Turkiye’s pipeline company, BOTAS, says the fire has been extinguished and that operations resume after necessary measures are taken.
Turkiye's state oil operator has restarted crude flows through a ruptured pipeline linking Iraqi energy fields with international markets.
A statement from Turkiye's pipeline company, BOTAS, said on Wednesday the oil flow resumed after “all necessary precautions” were taken.
The pipeline company said late on Tuesday the flow was disrupted after an explosion but it gave no indication for what caused the blast.
No one was hurt in the explosion on late Tuesday near the town of Pazarcik in Kahramanmaras province.
The cause of the explosion was under investigation.
Tuesday's unexplained blast along the Kirkuk-Ceyhan link in southern Turkiye contributed to a rise in international crude oil prices to a seven-year high.
The pipeline normally carries more than 450,000 barrels a day from oil fields in northern Iraq to a Turkish port on the Mediterranean Sea.
READ MORE: Iraq plans new Kirkuk-Ceyhan oil pipeline
Oil prices jump
Brent crude futures rose $1.04, or 1.2 percent, to $88.55 a barrel by 0351 GMT, adding to the previous session's jump of 1.2 percent. The benchmark contract climbed to as much as $89.05, its highest since Oct. 13, 2014.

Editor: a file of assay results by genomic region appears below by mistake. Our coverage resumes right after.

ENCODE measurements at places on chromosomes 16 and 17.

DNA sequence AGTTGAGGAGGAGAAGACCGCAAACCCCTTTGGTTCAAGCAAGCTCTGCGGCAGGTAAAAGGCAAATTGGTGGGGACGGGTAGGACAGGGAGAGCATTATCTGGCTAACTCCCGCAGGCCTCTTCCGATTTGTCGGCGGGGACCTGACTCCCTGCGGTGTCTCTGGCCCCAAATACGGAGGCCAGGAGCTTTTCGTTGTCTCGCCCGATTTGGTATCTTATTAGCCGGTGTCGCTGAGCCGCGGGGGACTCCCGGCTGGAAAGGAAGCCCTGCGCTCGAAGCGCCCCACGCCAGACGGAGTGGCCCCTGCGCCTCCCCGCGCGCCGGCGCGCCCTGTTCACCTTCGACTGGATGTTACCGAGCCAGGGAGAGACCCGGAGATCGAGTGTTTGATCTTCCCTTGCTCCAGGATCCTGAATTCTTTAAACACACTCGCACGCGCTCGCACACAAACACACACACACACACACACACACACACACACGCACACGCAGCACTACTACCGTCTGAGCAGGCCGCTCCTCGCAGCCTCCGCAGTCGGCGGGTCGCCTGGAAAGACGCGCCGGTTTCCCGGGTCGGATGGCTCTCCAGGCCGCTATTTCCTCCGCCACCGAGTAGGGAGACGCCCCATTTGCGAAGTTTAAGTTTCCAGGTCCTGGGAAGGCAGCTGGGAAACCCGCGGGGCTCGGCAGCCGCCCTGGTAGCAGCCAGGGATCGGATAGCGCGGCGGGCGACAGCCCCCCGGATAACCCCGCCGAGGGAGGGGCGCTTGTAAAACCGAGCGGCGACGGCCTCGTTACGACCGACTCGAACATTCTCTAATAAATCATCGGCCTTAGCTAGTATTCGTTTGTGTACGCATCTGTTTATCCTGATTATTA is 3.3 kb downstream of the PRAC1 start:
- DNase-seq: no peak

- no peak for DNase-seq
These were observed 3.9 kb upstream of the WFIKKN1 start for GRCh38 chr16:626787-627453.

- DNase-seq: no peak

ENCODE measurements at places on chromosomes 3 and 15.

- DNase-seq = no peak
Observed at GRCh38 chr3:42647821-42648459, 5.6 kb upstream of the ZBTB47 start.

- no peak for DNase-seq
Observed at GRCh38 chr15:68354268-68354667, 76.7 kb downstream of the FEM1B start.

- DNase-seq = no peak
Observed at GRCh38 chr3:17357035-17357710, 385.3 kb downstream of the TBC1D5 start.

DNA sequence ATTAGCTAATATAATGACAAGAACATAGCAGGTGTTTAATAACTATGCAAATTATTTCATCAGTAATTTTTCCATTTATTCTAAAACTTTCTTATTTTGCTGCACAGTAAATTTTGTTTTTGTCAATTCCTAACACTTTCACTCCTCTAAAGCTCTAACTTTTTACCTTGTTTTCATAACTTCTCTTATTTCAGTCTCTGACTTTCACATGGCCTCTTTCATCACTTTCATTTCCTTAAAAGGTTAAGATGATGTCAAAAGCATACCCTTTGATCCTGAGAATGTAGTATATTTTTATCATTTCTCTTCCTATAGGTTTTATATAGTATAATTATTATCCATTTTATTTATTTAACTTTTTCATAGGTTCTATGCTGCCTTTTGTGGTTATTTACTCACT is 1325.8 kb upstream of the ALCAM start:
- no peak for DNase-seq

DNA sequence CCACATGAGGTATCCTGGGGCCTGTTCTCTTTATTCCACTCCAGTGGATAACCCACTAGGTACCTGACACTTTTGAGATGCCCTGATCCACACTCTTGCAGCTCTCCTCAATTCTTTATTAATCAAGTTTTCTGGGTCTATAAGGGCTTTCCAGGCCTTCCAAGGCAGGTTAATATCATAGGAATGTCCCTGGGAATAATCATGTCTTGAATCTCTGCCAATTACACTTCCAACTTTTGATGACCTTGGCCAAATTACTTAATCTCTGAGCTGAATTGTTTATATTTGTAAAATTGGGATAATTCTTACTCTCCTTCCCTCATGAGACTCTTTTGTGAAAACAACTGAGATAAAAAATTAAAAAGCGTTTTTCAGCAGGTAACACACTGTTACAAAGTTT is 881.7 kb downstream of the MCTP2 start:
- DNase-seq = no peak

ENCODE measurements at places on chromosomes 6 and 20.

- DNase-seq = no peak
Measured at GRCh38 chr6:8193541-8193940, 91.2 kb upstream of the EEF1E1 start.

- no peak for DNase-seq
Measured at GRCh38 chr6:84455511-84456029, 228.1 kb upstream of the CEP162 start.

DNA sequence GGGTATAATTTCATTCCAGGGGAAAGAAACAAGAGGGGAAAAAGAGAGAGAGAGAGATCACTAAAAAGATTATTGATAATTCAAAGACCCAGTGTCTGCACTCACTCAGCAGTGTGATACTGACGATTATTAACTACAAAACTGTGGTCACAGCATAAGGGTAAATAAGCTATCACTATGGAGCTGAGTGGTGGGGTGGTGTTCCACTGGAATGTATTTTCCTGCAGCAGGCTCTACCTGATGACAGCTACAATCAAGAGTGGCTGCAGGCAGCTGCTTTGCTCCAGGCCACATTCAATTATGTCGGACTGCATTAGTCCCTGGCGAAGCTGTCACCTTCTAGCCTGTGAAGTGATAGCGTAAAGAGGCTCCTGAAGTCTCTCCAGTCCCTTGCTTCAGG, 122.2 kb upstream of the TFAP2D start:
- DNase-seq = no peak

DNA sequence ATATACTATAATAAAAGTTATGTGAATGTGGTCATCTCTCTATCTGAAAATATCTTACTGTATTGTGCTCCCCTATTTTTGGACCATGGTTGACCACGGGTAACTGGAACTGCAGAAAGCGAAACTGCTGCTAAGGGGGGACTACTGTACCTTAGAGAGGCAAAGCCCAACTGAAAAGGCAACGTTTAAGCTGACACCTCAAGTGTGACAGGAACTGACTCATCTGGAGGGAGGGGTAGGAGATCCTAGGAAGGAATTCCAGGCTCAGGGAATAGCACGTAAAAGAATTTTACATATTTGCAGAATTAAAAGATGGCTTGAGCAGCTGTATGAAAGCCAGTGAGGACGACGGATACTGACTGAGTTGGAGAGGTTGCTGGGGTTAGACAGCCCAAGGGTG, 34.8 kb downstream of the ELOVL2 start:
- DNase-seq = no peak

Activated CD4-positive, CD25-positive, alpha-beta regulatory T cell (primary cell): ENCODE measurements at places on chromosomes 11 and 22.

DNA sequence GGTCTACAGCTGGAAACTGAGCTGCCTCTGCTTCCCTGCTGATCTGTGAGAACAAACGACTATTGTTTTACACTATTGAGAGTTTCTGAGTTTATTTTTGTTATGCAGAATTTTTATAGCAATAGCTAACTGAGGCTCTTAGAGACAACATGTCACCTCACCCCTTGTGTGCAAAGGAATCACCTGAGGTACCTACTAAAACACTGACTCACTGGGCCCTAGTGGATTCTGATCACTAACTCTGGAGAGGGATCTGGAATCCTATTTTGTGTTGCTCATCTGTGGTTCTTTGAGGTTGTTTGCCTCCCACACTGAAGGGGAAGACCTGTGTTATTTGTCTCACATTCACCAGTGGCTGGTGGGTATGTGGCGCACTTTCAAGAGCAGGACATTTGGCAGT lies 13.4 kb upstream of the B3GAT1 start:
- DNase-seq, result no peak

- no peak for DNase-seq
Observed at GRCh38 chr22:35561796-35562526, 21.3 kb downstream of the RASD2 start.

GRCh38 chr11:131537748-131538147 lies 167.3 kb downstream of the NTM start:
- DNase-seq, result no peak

The blast occurred in wintery weather conditions in a sparsely populated region of southern Turkiye. Images on social media showed huge fireballs illuminating the night sky in snow-covered fields.
Local officials said the blast also halted traffic along a highway linking the southern cities of Adana and Gaziantep.
Crude exports from northern Iraq averaged 10 million barrels per month between October and December, Refinitiv Eikon shipping data showed.
So far, 5.2 million barrels have been loaded in January. The cargoes mainly head to refineries in Mediterranean countries such as Croatia, Greece, Italy and Spain, data showed.
The PKK, which has been designated a terrorist organisation by the US, the EU and Turkiye, has in the past bombed pipelines in the region, including the Kirkuk-Ceyhan pipeline.
In its more than 35-year terror campaign against Turkiye, the PKK has been responsible for the deaths of nearly 40,000 people, including women, children and infants.